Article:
Mustang Sally must be one of the most requested karaoke songs and how many weddings have you been to when drunk uncle harasses the DJ for the record without even knowing the artist? Well soul fans will immediately say Wilson Pickett and it was he who had a chart hit with the song both here and the US in 1966 but even his was a cover version as the writer Mack Rice had already released it a year earlier with little success. However, the song became mainstream when it was featured in the 1991 when featured in the movie The Commitments and sung by Andrew Strong. He was just 16 at the time yet won nominations for both a BAFTA and a Grammy for the soundtrack. Author Roddy Doyle was reluctant at first to produce a stage musical, but his family convinced him to the degree that he scripted the show himself. Opening in the West End in 2013 it ran for two years before a UK and Ireland tour was planned. Interrupted by the pandemic the tour at last comes to Edinburgh this week to the Edinburgh Playhouse (until Saturday) as part of a nine-month tour.
So, when would it appear in the lavish stage show? Almost the last song actually and the audience were now on their feet and rightly so. You can expect twenty soul classics live on stage and they come thick and fast – In the Midnight Hour, Land Of A Thousand Dances, Reach Out I’ll Be There, River Deep Mountain High, Try A Little Tenderness and of course Mustang Sally and some with some new arrangements as the vocals are shared among this talented cast. The show is directed by Andrew Linnie, and he had a part in the original production before going on to play the lead part of Jimmy Rabitte. His character is a young soul fan who places an ad in the music press in order to form a band which he calls The Commitments.
Of course nothing runs smooth as the singer enters Eurovision, the drummer quits, the sax player now wants to play jazz and the backing singers are more interested in dating the horn player. For this tour the part of Da is played by Nigel Pivaro whom many will know from Coronation Street as Terry Duckworth. He joined the cast with a love of Motown music and now finds himself in the middle of it all night after night. Not a huge part but great to see a known face out with the confines of television. All three of the ‘backing singers’ get a chance to shine and are truly wonderful. Imelda was played by Ciara Mackey, Natalie by Eve Kitchingman and Bernie by Sarah Gardiner. By the time we get to Land Of A Thousand Dances and River Deep Mountain High the full cast are in full flow, the stage is filled and the soul spills over to the stomping audience. A memorable night out but why no merchandise? With such a long tour they certainly missed out on the T shirts, pins and fridge magnets not to mention a soundtrack album.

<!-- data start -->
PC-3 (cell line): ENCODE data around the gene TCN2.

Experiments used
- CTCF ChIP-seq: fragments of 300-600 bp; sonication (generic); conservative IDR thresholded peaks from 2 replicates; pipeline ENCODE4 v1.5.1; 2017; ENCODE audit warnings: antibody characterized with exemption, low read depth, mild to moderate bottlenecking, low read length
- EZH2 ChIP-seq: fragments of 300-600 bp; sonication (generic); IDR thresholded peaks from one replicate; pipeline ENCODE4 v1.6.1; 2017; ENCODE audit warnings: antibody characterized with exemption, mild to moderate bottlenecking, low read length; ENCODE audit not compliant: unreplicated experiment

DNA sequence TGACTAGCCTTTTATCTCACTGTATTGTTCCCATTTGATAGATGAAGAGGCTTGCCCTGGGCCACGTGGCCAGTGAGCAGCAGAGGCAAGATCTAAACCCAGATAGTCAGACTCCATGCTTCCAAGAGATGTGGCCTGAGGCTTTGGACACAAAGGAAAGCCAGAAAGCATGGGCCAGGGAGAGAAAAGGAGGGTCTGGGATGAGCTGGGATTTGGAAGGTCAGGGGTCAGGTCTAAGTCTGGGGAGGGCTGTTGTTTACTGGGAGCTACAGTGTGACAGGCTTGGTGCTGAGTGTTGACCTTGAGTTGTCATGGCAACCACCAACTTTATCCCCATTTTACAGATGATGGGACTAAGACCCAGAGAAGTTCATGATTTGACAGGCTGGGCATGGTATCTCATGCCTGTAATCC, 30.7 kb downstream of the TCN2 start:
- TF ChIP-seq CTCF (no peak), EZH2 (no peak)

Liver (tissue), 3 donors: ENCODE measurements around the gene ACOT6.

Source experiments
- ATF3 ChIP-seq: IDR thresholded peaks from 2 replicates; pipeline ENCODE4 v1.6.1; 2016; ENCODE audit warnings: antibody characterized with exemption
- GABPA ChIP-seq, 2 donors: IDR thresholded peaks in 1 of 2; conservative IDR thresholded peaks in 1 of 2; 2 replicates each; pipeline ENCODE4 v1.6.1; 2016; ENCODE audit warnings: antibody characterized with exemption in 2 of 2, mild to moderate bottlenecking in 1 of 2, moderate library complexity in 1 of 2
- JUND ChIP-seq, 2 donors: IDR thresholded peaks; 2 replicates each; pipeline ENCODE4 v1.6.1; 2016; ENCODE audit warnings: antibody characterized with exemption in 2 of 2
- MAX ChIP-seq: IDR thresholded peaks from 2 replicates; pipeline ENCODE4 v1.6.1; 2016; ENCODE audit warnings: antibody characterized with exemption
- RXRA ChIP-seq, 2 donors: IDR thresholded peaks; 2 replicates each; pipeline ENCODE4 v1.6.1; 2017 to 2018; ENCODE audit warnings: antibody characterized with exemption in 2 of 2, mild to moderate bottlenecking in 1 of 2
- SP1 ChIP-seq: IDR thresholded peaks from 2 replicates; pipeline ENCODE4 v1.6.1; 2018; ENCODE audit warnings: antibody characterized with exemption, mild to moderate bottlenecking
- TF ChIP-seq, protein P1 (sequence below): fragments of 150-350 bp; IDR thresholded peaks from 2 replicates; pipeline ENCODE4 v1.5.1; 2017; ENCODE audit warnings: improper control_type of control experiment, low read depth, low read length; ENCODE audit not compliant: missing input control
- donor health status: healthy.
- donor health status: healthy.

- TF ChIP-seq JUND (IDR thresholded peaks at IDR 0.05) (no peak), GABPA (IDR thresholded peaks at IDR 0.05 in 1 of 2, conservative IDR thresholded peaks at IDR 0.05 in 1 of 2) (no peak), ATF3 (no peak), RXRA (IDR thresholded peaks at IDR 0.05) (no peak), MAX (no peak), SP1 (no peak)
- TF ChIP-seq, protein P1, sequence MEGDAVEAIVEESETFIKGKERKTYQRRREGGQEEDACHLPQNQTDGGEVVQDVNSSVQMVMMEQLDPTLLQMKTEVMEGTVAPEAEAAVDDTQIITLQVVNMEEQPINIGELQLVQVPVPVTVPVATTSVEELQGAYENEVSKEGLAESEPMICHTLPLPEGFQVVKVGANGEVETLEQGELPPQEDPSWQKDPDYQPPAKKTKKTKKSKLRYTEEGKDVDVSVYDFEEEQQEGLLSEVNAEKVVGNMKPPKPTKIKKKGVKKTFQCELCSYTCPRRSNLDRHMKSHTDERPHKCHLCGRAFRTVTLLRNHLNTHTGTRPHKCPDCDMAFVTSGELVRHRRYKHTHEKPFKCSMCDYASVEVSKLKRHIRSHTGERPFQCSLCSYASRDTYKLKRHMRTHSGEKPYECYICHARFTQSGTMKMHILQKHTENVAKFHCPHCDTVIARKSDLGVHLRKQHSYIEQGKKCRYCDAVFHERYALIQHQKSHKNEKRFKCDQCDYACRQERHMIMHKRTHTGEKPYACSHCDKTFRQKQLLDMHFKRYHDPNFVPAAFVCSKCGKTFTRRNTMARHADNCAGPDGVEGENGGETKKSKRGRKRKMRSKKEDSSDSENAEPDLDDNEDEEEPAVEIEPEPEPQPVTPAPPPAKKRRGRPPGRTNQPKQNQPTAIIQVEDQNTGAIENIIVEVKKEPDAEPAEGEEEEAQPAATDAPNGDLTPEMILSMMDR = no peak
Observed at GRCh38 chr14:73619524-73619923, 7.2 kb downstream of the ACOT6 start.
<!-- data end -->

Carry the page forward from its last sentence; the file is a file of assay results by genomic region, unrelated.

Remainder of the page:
Runs till December 3rd, Tickets HERE
Night Fever, Night Fever
Saturday Night Fever may be just the musical we need at this time as winter approaches. The UK Autumn tour is now underway and plays the Edinburgh Playhouse this week and we can all relate to the wonderful soundtrack with a disco dancing beat throughout. The stage show was of course based on the highly successful 1977 movie and best-selling soundtrack album which opened the doors for John Travolta back in the day. The stage musical took twenty years in the making with a book by Nan Knighton collaborating with Arlene Phillips and Paul Nicholas and music from the Robert Stigwood Organisation. A £4million investment saw the show premiere at the London Palladium and open on Broadway a year later.
The first UK touring production was in November 2000 and after several tours Bill Kenwright brought us a new touring production in 2018 and it is his company that we see in Edinburgh this week. Famed choreographer Bill Deamer looks after the dances and there is a lot of them and in keeping with the 70’s dance scene we remember or can expect. As soon as Tony Manero walks on stage with his paint tins (just like the movie) the swagger of the moves gave a warm glow to the audience. Brilliantly played by Jack Wilcox for this tour he never breaks sweat but takes on all the solo and duo performances with ease. The statuesque Rebekah Bryant plays his preferred dance partner Stephanie Mangano, playing hard to get but with moves like an angel. Plenty back stories too from Tony’s difficult home and work life, relationship with his priest brother and of course the gangs of Brooklyn NYC. Amid all the dancing the dark side of real life such as rape, teen pregnancy and suicide are al present within the disco fest. Musicianship played live is top class led by MD Jeremy Wootton and an inspired Jonathan Thomson on trumpet. Vocalists Al Jenks, Drew Ferry and Oliver Thomson are a convincing Bee Gees taking centre stage on an elevated platform for the big songs as they add Nights On Broadway, Words, Too Much Heaven and Tragedy to our familiar Fever original hits.
More Than A Woman recreates the memorable competition dance all helped by a mirrored background showing both sides of the dancers and our favorite multi-coloured floor, Night Fever has all the immortal moves and Disco Inferno has a full stage of quality energy. Glorious sparkling mirror balls sparkle the room and by the time we get to the closing medley the whole audience were on their feet too and back to the heyday of club disco. As Tony Manero says, ‘Nothing exists outside this room’.
(all photo credits Paul Coltas)
Edinburgh Playhouse till November 5th Tickets HERE